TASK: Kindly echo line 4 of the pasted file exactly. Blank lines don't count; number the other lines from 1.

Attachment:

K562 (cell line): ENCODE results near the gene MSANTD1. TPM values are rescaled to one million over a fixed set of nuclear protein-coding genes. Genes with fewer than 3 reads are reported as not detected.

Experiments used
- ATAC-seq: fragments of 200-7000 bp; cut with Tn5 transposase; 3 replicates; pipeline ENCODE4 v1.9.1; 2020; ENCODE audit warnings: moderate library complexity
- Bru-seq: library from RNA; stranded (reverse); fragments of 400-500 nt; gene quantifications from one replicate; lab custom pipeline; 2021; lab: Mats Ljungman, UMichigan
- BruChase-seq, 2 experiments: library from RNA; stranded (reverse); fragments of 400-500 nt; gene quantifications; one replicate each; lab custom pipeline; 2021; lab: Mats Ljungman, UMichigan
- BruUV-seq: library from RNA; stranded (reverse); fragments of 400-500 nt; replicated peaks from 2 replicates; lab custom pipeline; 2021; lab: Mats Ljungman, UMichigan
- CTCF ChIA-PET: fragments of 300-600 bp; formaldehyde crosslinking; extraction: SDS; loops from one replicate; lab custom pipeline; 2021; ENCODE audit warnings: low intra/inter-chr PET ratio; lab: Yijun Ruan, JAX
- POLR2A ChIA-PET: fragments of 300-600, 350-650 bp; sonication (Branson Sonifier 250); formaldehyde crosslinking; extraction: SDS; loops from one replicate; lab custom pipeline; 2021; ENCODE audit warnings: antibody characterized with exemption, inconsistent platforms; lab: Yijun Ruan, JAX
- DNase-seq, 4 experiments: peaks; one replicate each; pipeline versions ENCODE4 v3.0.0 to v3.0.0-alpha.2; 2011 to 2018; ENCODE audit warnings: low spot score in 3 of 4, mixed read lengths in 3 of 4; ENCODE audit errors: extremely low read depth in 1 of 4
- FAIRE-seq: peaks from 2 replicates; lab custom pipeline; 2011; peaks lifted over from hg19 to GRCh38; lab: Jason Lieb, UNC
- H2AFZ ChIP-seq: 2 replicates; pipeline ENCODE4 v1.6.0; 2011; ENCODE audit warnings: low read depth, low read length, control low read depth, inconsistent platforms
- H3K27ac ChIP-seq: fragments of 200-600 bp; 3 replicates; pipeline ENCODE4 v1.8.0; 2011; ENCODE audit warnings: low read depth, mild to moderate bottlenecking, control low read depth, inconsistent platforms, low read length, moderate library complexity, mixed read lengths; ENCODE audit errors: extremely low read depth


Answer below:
- Bru-seq: library from RNA; stranded (reverse); fragments of 400-500 nt; gene quantifications from one replicate; lab custom pipeline; 2021; lab: Mats Ljungman, UMichigan